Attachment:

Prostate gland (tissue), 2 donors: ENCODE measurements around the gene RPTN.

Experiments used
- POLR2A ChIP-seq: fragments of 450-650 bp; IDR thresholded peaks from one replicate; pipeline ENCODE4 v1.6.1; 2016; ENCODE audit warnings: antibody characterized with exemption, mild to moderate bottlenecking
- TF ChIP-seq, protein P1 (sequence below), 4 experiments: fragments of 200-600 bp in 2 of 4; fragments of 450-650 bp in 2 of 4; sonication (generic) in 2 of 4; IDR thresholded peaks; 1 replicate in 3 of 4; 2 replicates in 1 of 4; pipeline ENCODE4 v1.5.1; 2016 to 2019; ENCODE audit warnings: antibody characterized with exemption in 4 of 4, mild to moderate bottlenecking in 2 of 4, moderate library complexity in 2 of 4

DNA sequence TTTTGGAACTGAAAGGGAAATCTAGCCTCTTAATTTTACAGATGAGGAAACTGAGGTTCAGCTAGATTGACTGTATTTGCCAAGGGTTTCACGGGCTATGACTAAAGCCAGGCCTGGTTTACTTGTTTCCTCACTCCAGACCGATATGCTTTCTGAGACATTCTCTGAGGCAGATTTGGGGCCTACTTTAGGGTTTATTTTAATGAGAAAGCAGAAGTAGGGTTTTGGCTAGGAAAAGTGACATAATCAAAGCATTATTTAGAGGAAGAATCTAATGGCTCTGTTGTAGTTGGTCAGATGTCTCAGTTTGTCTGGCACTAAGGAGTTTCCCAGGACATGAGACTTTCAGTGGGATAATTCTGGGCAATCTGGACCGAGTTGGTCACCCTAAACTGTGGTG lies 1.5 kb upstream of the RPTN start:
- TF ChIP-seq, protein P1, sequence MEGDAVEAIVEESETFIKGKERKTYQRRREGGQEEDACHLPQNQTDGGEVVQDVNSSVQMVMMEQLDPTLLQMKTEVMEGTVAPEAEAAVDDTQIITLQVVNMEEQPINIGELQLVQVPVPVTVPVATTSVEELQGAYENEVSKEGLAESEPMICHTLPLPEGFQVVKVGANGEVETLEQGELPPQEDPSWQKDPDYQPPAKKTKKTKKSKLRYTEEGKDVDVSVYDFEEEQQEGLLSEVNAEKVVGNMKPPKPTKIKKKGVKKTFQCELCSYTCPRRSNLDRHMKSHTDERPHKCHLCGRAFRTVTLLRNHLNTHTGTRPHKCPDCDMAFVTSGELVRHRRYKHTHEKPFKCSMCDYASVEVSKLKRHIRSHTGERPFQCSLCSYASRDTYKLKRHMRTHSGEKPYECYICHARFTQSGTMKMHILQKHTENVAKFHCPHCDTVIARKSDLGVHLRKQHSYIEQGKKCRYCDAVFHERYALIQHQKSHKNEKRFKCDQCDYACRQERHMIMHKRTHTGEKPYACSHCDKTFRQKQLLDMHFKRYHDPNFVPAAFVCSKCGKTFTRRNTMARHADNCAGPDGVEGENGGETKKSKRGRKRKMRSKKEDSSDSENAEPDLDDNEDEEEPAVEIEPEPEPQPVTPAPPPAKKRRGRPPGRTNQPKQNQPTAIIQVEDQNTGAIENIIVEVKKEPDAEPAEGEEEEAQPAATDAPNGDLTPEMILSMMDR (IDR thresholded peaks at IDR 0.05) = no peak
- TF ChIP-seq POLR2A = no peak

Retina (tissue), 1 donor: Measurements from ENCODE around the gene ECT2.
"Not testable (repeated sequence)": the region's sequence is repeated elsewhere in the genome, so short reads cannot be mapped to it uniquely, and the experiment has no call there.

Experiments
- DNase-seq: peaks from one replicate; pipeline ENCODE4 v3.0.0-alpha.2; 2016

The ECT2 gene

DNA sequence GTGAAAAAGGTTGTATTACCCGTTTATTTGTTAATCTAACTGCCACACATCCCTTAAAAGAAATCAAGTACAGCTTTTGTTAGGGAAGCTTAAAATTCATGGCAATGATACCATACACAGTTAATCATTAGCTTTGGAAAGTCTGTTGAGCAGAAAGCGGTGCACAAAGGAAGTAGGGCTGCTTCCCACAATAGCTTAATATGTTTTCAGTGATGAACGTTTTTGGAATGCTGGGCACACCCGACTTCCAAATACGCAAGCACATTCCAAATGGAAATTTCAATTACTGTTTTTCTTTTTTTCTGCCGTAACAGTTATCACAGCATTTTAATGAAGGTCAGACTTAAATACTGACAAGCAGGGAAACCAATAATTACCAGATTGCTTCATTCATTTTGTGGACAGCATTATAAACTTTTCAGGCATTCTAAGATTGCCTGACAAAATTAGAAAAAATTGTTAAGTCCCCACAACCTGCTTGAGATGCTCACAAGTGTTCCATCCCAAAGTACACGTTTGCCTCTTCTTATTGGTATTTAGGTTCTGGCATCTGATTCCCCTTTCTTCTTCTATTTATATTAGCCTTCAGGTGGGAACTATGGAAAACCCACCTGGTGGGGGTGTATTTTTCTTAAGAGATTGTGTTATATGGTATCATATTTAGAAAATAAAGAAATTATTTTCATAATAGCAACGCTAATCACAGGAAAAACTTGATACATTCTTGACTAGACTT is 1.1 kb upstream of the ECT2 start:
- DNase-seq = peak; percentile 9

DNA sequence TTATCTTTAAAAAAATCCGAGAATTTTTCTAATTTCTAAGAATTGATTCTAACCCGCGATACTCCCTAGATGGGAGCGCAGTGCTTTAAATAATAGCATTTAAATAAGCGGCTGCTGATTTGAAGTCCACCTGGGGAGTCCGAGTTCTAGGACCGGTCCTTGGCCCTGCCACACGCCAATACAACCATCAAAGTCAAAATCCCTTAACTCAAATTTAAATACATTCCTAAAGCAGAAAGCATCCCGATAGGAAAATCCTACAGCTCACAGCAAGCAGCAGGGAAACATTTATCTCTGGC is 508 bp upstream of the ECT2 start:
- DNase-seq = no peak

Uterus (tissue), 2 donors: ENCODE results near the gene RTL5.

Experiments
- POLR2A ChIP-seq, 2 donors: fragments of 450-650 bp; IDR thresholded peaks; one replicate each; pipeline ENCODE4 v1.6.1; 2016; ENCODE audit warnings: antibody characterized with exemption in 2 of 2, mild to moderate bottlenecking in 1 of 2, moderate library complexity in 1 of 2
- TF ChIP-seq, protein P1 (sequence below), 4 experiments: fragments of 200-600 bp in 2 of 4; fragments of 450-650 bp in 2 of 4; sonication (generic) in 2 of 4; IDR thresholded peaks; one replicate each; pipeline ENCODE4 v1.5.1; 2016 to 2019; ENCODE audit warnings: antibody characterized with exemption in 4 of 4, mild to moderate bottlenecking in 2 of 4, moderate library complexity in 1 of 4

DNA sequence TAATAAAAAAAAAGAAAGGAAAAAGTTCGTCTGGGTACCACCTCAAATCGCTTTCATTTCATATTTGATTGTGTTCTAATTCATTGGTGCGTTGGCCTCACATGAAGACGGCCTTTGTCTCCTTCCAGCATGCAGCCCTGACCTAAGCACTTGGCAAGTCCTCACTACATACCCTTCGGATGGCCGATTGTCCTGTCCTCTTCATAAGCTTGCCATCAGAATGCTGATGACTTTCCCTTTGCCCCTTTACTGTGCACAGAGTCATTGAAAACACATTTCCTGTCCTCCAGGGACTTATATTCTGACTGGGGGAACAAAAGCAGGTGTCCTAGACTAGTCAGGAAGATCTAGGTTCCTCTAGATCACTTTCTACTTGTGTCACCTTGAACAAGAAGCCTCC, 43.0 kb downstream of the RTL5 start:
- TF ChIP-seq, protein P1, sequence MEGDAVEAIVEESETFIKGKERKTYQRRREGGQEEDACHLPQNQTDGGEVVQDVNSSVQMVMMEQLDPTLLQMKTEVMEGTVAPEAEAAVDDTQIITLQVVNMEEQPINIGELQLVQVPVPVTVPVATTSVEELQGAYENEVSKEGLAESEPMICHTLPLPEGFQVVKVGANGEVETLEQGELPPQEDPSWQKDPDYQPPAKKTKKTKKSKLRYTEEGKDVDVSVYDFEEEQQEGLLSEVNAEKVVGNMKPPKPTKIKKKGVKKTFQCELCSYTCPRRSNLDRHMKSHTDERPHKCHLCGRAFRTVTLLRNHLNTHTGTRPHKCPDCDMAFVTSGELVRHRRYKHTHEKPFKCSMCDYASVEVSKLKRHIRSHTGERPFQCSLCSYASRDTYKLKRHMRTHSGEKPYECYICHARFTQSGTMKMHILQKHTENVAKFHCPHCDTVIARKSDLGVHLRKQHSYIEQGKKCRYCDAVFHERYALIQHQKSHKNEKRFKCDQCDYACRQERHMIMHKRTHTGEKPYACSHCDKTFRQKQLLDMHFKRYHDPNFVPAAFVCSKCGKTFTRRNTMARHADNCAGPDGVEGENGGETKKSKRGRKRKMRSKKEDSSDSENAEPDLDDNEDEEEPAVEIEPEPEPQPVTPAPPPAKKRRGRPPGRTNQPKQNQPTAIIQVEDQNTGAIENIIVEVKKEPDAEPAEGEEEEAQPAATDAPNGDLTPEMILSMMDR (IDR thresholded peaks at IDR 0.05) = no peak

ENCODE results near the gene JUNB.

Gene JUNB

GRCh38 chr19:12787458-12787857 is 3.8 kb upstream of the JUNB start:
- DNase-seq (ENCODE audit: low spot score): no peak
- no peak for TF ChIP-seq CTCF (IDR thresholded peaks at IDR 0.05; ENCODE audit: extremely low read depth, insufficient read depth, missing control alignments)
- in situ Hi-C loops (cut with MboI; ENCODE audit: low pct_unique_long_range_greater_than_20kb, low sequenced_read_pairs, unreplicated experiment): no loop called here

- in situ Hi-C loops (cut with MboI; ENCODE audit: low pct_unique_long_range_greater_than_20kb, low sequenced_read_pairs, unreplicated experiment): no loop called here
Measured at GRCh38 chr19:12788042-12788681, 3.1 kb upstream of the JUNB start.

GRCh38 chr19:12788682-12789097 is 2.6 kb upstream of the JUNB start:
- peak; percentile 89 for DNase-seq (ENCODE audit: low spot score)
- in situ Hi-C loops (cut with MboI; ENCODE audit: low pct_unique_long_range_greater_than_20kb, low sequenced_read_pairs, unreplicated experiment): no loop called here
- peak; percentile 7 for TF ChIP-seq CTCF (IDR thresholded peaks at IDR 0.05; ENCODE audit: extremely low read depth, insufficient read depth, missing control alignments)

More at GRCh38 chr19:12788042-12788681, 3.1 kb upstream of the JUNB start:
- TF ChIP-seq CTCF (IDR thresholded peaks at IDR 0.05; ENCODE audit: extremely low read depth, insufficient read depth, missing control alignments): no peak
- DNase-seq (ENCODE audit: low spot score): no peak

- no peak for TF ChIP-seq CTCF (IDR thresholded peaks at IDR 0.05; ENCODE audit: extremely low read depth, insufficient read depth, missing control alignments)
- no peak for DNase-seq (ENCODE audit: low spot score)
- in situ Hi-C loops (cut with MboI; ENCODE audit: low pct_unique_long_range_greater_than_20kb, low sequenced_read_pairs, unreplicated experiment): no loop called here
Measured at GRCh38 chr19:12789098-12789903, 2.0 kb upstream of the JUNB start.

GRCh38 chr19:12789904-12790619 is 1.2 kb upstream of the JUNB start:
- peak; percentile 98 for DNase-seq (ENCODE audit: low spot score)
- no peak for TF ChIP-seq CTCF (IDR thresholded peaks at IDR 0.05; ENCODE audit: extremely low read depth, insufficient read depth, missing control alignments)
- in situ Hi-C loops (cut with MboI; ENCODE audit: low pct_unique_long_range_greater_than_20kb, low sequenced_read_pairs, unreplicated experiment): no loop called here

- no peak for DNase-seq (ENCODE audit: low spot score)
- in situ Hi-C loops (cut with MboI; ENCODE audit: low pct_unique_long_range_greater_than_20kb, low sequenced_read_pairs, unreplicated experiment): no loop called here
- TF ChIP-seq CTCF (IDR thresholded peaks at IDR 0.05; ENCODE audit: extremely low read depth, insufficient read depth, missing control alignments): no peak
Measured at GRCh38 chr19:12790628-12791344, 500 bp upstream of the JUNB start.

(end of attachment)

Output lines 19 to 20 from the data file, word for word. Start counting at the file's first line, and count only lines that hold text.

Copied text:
- POLR2A ChIP-seq, 2 donors: fragments of 450-650 bp; IDR thresholded peaks; one replicate each; pipeline ENCODE4 v1.6.1; 2016; ENCODE audit warnings: antibody characterized with exemption in 2 of 2, mild to moderate bottlenecking in 1 of 2, moderate library complexity in 1 of 2
- TF ChIP-seq, protein P1 (sequence below), 4 experiments: fragments of 200-600 bp in 2 of 4; fragments of 450-650 bp in 2 of 4; sonication (generic) in 2 of 4; IDR thresholded peaks; one replicate each; pipeline ENCODE4 v1.5.1; 2016 to 2019; ENCODE audit warnings: antibody characterized with exemption in 4 of 4, mild to moderate bottlenecking in 2 of 4, moderate library complexity in 1 of 4